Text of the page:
When controversies are ignited and flare up in the Church, which happens and has happened often, alas, we inevitably hear appeals from Church circles to cease these controversies in the name of peace and love. Now, this would be cause for great joy, if only in these appeals there were no unmistakably different overtones: “Your controversy is not important. It is of interest to no one: only ‘specialists’ and ‘scholars’ can understand it, so all this argument leads only to seduction and harm.”
And here we must point out to these accusers something very important which they have apparently forgotten. They have forgotten that peace and concord in the Church are inseparable from the Truth. An outsider who does not believe and is not part of the Church would smile and shrug his shoulders, “What is truth?” That is precisely Pilate’s question to the Savior who stood before him. And the Savior did not respond, because and “outsider” does not believe in the possibility of Truth. For him the truth is always relative and measured according to advantage, improvement or expedience. But for us who know and believe that the Church is founded on the Truth made flesh, that all her life is in Him who said, “I am the Way, the Truth and the Life,” for us there is nothing in the Church which is unimportant, because everything is measured by this Truth and is subordinate to it.
Yes, there have been many controversies in the Church, and its earthly history is replete with them. They occurred not only in times of trouble, like ours, but also when Church life flowered, in the golden ages of the Ecumenical Councils and the Fathers of the Church. Only then no one would have dared to acknowledge anything in the Church as unimportant. So for this cause they debated and for this cause they were persecuted and exiled for one word, for one “iota” (an accurate assessment of the Aryan controversy at the time of St. Athanasius the Great), that above all on earth they placed the Truth and fidelity to the Truth. And in these controversies there was more true love for the Church and her people, whom the Lord Himself through His incarnation deemed worthy of the knowledge of the Truth — more ardor, more faith than in the lukewarm “latitude” and “tolerance” of our time, when so much in the Church has become the portion of the clergy alone and the “specialists”. We should not be seduced by controversies about how to plan our Church life in accordance with the Truth, because in these controversies there burns a living anguish for the Church and its destiny, but rather by the sea of indifference among the Church populace itself which surrounds these controversies and by the skepticism with which even religious people treat these “unimportant” matters.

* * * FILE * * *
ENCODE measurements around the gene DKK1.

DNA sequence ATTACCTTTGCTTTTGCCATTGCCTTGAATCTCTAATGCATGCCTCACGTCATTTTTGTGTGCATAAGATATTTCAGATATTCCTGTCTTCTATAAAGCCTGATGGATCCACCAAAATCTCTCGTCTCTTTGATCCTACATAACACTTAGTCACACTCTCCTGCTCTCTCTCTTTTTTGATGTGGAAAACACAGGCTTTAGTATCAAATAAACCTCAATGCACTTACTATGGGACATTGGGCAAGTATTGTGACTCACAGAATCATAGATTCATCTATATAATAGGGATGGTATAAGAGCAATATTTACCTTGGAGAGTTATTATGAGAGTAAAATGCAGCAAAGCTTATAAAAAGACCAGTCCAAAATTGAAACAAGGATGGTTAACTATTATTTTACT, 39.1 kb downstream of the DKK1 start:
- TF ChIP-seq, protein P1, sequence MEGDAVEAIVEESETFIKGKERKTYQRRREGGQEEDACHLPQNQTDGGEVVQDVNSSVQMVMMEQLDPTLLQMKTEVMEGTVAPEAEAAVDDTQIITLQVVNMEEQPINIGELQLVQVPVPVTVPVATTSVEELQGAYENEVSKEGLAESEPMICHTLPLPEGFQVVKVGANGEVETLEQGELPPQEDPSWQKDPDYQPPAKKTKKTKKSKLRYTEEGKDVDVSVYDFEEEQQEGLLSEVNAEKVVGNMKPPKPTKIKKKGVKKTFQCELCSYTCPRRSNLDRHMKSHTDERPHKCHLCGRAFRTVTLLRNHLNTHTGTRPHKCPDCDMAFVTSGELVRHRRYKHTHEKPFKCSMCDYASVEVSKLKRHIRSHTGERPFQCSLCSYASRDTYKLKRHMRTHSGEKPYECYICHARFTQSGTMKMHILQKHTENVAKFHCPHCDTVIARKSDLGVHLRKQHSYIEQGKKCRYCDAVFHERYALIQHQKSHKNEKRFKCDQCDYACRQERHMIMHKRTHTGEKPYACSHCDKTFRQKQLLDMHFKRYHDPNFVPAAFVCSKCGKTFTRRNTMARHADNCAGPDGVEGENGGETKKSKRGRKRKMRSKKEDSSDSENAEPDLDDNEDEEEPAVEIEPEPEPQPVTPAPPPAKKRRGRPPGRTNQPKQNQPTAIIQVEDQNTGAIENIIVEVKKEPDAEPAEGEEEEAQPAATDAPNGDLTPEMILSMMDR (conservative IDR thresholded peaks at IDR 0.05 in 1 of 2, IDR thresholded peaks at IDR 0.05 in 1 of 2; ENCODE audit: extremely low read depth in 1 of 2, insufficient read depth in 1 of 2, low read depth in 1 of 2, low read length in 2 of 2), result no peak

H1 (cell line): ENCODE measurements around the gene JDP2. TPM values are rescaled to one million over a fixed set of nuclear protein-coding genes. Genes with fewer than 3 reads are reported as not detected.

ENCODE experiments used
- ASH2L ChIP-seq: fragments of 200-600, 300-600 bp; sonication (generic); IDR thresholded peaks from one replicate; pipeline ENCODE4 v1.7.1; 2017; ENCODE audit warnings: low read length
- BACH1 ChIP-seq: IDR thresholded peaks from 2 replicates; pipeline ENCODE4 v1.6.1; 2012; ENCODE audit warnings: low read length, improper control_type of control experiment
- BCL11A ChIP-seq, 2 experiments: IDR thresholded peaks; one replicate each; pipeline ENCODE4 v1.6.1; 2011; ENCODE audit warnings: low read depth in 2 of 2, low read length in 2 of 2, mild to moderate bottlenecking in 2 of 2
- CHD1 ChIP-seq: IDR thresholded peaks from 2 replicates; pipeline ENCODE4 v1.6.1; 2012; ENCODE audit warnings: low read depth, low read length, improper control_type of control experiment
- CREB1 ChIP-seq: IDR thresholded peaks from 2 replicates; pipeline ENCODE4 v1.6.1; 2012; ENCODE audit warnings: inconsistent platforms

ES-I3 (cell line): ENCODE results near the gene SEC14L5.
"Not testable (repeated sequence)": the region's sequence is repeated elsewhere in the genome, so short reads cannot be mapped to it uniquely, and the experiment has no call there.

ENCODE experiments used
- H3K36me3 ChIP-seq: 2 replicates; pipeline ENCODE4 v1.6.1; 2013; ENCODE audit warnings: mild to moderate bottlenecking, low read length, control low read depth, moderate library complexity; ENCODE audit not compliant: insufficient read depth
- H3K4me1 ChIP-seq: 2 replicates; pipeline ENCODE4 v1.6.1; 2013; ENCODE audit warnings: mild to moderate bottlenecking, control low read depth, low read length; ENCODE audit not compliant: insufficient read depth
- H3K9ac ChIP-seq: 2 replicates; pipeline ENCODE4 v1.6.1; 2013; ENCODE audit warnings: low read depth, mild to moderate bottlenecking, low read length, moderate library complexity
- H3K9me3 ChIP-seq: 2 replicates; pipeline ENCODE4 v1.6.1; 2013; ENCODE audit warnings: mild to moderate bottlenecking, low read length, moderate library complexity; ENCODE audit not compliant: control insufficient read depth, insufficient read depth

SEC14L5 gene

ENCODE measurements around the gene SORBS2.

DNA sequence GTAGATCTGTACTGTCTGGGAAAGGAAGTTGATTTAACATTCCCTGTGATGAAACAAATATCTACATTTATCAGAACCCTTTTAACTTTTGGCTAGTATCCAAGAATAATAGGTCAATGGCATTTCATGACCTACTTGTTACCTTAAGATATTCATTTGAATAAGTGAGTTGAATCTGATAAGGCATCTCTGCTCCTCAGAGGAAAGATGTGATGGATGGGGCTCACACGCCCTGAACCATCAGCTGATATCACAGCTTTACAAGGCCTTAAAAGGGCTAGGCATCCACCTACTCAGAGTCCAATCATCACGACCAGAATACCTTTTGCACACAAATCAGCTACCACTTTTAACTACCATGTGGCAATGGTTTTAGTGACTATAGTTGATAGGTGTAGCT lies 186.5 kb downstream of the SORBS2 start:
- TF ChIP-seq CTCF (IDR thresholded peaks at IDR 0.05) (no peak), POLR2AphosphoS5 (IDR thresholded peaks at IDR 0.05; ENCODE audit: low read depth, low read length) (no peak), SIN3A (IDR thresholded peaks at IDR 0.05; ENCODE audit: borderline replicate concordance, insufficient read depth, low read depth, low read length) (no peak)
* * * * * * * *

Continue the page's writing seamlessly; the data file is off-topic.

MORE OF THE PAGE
Of course in our controversies there is so much human passionateness, sinfulness and narrowness. They should and must be enlightened by prayer, love and patience. No one person embodies the Truth in its fullness, but each one is required to aspire to it, to call upon his spiritual intellect, his will and his heart to come to “the knowledge of the Truth.” “Put everything to the test; hold fast what is good,” says Paul the Apostle. And if in humility we attempt always to obey the Truth, if we try unceasingly to overcome all which is sinful and narrow for the sake of the Truth, then our controversies born of human weakness may lead to the glory of the Church, “for the strength of Christ is made perfect in weakness.”
Priest Alexander Schmemann
The Word of the Church, Paris, December, 1949
Translated from Russian by Robert Parent and first published in English in the Holy Trinity Cathedral LIFE, Vol.1. No. 6, February 1994″